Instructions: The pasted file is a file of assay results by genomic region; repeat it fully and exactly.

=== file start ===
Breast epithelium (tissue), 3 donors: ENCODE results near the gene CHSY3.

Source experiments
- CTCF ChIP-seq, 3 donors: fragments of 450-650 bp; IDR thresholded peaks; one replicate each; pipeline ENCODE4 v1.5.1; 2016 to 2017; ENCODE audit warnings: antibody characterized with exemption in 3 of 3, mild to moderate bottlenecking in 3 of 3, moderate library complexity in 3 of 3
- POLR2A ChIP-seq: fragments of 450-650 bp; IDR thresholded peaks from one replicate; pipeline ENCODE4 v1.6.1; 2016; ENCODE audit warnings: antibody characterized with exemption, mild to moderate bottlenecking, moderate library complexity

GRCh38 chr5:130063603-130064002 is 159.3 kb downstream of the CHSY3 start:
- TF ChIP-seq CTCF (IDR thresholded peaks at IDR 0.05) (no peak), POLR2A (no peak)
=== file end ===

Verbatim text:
Breast epithelium (tissue), 3 donors: ENCODE results near the gene CHSY3.

Source experiments
- CTCF ChIP-seq, 3 donors: fragments of 450-650 bp; IDR thresholded peaks; one replicate each; pipeline ENCODE4 v1.5.1; 2016 to 2017; ENCODE audit warnings: antibody characterized with exemption in 3 of 3, mild to moderate bottlenecking in 3 of 3, moderate library complexity in 3 of 3
- POLR2A ChIP-seq: fragments of 450-650 bp; IDR thresholded peaks from one replicate; pipeline ENCODE4 v1.6.1; 2016; ENCODE audit warnings: antibody characterized with exemption, mild to moderate bottlenecking, moderate library complexity

GRCh38 chr5:130063603-130064002 is 159.3 kb downstream of the CHSY3 start:
- TF ChIP-seq CTCF (IDR thresholded peaks at IDR 0.05) (no peak), POLR2A (no peak)